History of The Rocks

The heritage of The Rocks reaches from the pastoral beauty of the 1800s through the property's modern day role as a conservation and education center for the Society for the Protection of New Hampshire Forests.

The rambling stone walls and carefully restored historic buildings at The Rocks evoke the pastoral beauty of the turn of the 20th Century in New Hampshire. Now home to the 1,400-acre North Country Conservation & Education Center for the Forest Society, The Rocks was for many years the summer home of Chicago businessman and International Harvester cofounder John Jacob Glessner and his family.

Glessner, his wife Frances, and their children George and Fanny began visiting New Hampshire's North Country in 1878, seeking refuge in the clean mountain air for George's hay fever during the summer months. In 1882 Glessner purchased a 100-acre farm from Oren Streeter for $2,300. He had the Big House, the family's summer residence, constructed in the Queen Anne Style of architecture in 1883. Designed by Isaac Elwood Scott, the 19-room mansion was situated high on a hill, with spectacular views of the White Mountains. Over the years, the Glessners constructed various buildings, built elaborate gardens (including a formal garden designed by Frederick Law Olmsted's company), and added land to their Rocks.

The Carriage Barn
The Carriage Barn

The family would travel each summer via train from Chicago, with several servants preceding them to prepare the property for the Glessners' arrival. The Rocks boasted a windmill, green house, bee house, observatory, and many other structures. Although the Big House and other residences at The Rocks were removed in the late 1940s, many of the property's original buildings have been restored and are in use today. The Rocks is listed on the National Register of Historic Places.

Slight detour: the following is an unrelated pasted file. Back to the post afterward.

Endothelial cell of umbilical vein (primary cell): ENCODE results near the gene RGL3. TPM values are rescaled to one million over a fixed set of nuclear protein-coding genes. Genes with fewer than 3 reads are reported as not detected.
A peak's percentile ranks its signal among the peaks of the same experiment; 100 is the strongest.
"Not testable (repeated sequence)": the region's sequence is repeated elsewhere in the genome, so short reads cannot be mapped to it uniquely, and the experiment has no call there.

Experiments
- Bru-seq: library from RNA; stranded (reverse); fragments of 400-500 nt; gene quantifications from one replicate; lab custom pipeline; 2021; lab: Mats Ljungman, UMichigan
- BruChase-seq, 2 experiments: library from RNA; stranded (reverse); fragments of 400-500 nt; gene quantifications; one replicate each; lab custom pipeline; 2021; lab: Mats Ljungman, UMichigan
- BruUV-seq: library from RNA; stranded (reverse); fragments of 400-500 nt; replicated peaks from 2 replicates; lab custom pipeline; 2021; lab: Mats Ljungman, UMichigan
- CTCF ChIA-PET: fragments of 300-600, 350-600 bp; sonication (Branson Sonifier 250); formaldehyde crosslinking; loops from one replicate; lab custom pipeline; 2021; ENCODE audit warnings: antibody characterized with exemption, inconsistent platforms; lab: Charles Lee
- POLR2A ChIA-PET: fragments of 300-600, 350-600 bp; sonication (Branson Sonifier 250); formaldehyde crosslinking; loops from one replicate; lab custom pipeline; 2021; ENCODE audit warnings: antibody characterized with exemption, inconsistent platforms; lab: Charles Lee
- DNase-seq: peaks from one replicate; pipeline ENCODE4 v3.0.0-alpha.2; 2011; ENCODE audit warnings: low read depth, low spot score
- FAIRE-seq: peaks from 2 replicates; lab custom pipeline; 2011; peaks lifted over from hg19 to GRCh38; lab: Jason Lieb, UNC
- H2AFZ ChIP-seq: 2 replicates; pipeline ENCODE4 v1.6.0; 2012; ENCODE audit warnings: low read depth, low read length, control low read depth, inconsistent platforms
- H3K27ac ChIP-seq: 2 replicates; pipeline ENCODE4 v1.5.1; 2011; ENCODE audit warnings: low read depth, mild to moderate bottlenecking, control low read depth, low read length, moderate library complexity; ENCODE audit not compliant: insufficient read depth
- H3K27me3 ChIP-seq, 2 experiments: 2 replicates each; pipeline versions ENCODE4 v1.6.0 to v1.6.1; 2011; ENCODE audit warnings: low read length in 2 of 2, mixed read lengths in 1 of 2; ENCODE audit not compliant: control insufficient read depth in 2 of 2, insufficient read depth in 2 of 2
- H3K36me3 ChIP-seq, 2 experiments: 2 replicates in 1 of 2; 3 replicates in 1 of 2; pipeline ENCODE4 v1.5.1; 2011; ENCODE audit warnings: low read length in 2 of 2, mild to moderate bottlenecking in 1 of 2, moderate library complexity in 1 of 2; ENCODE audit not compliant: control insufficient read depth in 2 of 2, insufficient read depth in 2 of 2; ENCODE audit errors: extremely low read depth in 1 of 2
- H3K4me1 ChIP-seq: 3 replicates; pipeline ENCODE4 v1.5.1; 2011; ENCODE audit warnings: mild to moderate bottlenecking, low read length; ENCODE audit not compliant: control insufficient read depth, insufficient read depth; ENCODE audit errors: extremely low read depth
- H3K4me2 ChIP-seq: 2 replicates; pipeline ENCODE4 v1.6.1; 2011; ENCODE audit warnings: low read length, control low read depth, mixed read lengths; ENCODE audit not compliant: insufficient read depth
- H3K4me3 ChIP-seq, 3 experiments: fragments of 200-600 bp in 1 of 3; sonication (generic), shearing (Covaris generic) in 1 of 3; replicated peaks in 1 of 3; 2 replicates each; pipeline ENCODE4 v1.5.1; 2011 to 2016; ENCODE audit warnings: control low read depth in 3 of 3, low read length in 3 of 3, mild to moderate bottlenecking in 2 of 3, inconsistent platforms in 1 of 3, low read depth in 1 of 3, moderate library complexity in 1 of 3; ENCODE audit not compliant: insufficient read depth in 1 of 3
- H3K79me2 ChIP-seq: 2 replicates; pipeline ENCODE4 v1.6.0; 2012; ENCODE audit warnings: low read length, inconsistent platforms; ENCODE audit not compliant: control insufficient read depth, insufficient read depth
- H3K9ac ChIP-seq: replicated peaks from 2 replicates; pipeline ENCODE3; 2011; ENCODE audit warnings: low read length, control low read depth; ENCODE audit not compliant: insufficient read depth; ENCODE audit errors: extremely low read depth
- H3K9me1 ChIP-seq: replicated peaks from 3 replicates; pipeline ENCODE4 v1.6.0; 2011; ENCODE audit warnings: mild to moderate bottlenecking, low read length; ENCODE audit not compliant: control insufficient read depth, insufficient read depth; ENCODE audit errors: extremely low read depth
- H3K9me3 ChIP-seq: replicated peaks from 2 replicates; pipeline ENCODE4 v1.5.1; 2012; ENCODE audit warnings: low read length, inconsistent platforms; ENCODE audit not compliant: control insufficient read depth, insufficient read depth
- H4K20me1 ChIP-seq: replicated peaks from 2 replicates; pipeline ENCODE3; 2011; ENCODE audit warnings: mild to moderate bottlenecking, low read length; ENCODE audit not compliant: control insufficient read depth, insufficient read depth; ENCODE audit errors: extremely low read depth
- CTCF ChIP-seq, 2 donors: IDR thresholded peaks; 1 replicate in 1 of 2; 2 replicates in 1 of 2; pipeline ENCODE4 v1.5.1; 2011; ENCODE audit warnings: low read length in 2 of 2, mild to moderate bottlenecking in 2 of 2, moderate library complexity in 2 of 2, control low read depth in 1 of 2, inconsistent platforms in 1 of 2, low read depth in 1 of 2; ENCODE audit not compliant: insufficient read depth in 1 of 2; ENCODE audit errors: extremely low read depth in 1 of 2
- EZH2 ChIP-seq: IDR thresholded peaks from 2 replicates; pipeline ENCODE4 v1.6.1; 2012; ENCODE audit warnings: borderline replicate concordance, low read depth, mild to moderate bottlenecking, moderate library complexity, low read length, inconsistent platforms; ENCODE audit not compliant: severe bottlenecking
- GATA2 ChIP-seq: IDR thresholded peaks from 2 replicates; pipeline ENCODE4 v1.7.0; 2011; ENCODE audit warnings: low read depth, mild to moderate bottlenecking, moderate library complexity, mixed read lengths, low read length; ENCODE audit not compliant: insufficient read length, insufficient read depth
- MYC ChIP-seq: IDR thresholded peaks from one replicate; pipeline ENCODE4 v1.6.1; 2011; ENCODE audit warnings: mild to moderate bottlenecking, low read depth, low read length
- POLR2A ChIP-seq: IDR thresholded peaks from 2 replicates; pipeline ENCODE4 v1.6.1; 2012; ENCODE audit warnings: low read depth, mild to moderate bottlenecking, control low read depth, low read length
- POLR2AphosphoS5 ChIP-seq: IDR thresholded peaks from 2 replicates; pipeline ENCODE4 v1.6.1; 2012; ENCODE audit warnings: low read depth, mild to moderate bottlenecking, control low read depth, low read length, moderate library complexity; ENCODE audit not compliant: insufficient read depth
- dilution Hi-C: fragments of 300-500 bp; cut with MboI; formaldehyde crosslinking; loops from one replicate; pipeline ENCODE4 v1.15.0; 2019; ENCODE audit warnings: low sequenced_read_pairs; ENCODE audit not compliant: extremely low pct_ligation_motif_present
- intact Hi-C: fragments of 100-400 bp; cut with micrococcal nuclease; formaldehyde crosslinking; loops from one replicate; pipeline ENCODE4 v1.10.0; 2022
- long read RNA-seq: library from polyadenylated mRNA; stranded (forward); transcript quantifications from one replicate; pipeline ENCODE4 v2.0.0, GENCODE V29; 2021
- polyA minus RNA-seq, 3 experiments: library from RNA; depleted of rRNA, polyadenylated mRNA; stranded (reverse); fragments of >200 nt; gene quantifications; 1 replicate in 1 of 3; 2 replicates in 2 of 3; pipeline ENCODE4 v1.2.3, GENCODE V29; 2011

In 1978, John and Frances Glessner's grandchildren donated the 1,400-acre Rocks, including 22 buildings, to the Forest Society, with the requirement that there always be a crop in the field. For more than three decades, that crop has been Christmas trees, and people come to The Rocks from near and far each year to find their perfect tree.

The Forest Society offers a host of other activities at The Rocks throughout the year, from the popular springtime Maple Tours and school programs to various natural history talks and customized experiential tours for small groups. The trail system at The Rocks is open daily to visitors and includes the Heritage Trail (Map: 426 KB pdf), which passes and interprets many of the historic buildings on this beautiful property.

Current Entrance to The Rocks
Current Entrance to The Rocks

About The Rocks

Aerial view of The Rocks

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